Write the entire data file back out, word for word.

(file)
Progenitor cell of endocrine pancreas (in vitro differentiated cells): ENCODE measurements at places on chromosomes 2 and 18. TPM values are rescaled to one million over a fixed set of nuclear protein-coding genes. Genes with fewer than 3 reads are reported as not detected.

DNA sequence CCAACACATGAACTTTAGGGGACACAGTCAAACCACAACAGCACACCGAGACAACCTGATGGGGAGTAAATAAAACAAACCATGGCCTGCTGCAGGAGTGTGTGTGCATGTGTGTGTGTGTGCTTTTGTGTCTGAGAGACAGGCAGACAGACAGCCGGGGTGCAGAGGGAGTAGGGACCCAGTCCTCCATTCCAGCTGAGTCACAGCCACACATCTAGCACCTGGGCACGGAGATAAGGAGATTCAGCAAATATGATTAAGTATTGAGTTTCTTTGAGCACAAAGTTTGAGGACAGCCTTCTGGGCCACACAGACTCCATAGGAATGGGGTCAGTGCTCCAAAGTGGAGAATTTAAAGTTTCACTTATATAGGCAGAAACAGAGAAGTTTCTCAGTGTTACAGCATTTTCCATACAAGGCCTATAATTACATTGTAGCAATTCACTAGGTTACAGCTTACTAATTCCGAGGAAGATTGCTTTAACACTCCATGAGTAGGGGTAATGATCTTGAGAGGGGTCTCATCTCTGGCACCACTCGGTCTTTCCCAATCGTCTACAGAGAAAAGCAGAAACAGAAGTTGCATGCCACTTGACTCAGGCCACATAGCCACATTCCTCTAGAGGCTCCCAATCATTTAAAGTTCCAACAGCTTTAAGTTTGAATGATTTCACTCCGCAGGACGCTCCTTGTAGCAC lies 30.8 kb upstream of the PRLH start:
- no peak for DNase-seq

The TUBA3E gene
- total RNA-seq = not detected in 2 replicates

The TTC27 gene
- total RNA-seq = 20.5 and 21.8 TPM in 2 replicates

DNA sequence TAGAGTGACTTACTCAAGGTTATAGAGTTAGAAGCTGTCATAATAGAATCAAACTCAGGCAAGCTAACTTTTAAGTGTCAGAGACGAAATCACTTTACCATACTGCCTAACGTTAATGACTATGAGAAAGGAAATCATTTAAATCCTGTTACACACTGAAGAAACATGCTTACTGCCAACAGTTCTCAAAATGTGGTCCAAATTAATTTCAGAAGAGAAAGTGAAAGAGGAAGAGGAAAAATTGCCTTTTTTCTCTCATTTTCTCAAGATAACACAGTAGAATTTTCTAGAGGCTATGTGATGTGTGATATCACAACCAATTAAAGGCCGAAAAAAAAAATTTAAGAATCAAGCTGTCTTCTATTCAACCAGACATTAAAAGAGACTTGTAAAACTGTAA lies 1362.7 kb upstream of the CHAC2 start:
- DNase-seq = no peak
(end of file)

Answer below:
Progenitor cell of endocrine pancreas (in vitro differentiated cells): ENCODE measurements at places on chromosomes 2 and 18. TPM values are rescaled to one million over a fixed set of nuclear protein-coding genes. Genes with fewer than 3 reads are reported as not detected.

DNA sequence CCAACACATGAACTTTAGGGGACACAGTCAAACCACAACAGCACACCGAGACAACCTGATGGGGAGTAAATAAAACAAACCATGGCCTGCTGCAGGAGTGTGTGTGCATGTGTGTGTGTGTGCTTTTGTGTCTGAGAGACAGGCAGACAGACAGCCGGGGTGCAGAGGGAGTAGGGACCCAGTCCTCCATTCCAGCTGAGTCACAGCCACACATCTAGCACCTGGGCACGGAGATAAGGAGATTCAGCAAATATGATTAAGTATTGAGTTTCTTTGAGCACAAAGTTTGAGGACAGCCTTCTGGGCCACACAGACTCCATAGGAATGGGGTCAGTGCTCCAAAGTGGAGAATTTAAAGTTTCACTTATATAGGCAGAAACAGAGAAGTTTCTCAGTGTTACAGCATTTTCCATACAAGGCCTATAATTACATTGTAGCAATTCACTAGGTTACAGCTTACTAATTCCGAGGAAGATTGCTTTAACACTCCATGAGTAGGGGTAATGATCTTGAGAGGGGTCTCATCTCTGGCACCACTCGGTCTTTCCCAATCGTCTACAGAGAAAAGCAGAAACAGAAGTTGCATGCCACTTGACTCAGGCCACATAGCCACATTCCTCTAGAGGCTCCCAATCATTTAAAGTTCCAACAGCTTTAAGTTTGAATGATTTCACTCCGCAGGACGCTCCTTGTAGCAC lies 30.8 kb upstream of the PRLH start:
- no peak for DNase-seq

The TUBA3E gene
- total RNA-seq = not detected in 2 replicates

The TTC27 gene
- total RNA-seq = 20.5 and 21.8 TPM in 2 replicates

DNA sequence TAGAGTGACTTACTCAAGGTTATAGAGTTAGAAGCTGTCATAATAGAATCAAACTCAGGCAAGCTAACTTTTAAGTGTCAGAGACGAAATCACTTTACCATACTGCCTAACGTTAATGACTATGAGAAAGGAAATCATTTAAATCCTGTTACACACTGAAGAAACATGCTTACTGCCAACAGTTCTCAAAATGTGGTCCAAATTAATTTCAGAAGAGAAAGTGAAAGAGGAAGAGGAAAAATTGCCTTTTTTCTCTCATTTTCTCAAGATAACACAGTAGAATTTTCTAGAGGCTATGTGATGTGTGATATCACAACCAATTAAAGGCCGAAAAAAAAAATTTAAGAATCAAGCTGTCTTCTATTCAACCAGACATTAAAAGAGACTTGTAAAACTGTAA lies 1362.7 kb upstream of the CHAC2 start:
- DNase-seq = no peak